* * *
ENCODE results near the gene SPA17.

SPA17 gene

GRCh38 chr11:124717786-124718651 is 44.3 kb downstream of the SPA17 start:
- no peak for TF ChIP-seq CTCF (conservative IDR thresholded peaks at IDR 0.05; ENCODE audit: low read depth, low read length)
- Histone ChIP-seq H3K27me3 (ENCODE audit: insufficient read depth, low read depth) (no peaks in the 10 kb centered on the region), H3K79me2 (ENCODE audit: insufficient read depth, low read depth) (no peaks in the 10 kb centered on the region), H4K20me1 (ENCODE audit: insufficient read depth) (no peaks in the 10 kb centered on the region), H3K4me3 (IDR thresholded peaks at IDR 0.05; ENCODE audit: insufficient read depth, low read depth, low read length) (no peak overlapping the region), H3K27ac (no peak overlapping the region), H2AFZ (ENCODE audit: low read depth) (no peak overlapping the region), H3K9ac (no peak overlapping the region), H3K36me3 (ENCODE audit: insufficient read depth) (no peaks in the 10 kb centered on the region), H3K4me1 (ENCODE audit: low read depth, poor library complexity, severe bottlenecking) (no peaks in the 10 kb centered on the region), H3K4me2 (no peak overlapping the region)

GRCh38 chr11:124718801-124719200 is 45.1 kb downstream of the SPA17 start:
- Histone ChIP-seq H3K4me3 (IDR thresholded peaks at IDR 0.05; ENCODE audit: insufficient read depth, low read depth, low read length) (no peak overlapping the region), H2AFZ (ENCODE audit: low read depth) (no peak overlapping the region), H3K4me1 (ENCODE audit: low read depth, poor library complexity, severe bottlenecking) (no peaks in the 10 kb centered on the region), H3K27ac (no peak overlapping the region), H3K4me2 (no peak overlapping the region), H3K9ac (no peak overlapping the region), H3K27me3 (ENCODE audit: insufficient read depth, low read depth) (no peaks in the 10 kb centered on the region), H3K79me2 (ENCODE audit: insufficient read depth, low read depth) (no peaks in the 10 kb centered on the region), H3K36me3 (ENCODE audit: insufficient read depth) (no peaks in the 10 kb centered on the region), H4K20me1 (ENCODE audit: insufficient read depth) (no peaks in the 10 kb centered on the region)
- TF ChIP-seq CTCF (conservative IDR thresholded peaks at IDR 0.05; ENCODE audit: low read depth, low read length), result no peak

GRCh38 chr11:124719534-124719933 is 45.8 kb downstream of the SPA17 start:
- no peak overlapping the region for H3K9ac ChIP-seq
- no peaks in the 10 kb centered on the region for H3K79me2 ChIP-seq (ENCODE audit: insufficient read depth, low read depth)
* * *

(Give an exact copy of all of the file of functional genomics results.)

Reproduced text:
ENCODE results near the gene SPA17.

SPA17 gene

GRCh38 chr11:124717786-124718651 is 44.3 kb downstream of the SPA17 start:
- no peak for TF ChIP-seq CTCF (conservative IDR thresholded peaks at IDR 0.05; ENCODE audit: low read depth, low read length)
- Histone ChIP-seq H3K27me3 (ENCODE audit: insufficient read depth, low read depth) (no peaks in the 10 kb centered on the region), H3K79me2 (ENCODE audit: insufficient read depth, low read depth) (no peaks in the 10 kb centered on the region), H4K20me1 (ENCODE audit: insufficient read depth) (no peaks in the 10 kb centered on the region), H3K4me3 (IDR thresholded peaks at IDR 0.05; ENCODE audit: insufficient read depth, low read depth, low read length) (no peak overlapping the region), H3K27ac (no peak overlapping the region), H2AFZ (ENCODE audit: low read depth) (no peak overlapping the region), H3K9ac (no peak overlapping the region), H3K36me3 (ENCODE audit: insufficient read depth) (no peaks in the 10 kb centered on the region), H3K4me1 (ENCODE audit: low read depth, poor library complexity, severe bottlenecking) (no peaks in the 10 kb centered on the region), H3K4me2 (no peak overlapping the region)

GRCh38 chr11:124718801-124719200 is 45.1 kb downstream of the SPA17 start:
- Histone ChIP-seq H3K4me3 (IDR thresholded peaks at IDR 0.05; ENCODE audit: insufficient read depth, low read depth, low read length) (no peak overlapping the region), H2AFZ (ENCODE audit: low read depth) (no peak overlapping the region), H3K4me1 (ENCODE audit: low read depth, poor library complexity, severe bottlenecking) (no peaks in the 10 kb centered on the region), H3K27ac (no peak overlapping the region), H3K4me2 (no peak overlapping the region), H3K9ac (no peak overlapping the region), H3K27me3 (ENCODE audit: insufficient read depth, low read depth) (no peaks in the 10 kb centered on the region), H3K79me2 (ENCODE audit: insufficient read depth, low read depth) (no peaks in the 10 kb centered on the region), H3K36me3 (ENCODE audit: insufficient read depth) (no peaks in the 10 kb centered on the region), H4K20me1 (ENCODE audit: insufficient read depth) (no peaks in the 10 kb centered on the region)
- TF ChIP-seq CTCF (conservative IDR thresholded peaks at IDR 0.05; ENCODE audit: low read depth, low read length), result no peak

GRCh38 chr11:124719534-124719933 is 45.8 kb downstream of the SPA17 start:
- no peak overlapping the region for H3K9ac ChIP-seq
- no peaks in the 10 kb centered on the region for H3K79me2 ChIP-seq (ENCODE audit: insufficient read depth, low read depth)